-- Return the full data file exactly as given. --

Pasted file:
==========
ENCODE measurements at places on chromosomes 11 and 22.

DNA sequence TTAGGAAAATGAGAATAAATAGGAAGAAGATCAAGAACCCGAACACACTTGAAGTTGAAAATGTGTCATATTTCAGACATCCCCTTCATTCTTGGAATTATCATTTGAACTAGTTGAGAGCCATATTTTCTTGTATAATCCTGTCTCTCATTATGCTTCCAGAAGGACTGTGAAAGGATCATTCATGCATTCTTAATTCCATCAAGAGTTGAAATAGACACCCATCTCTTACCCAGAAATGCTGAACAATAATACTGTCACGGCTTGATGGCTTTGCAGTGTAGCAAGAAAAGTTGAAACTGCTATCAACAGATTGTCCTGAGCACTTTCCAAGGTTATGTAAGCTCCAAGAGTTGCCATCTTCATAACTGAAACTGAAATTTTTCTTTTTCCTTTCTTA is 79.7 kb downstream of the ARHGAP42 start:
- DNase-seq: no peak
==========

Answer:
ENCODE measurements at places on chromosomes 11 and 22.

DNA sequence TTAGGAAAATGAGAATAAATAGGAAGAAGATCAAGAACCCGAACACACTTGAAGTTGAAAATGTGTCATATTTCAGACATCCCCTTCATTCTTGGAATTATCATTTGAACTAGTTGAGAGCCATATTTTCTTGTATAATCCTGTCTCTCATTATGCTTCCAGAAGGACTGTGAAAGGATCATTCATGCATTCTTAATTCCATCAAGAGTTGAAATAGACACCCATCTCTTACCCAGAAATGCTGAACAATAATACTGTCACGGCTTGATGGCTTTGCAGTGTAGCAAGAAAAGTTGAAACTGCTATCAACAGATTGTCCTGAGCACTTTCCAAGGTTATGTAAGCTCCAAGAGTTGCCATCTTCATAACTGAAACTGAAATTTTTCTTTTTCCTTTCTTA is 79.7 kb downstream of the ARHGAP42 start:
- DNase-seq: no peak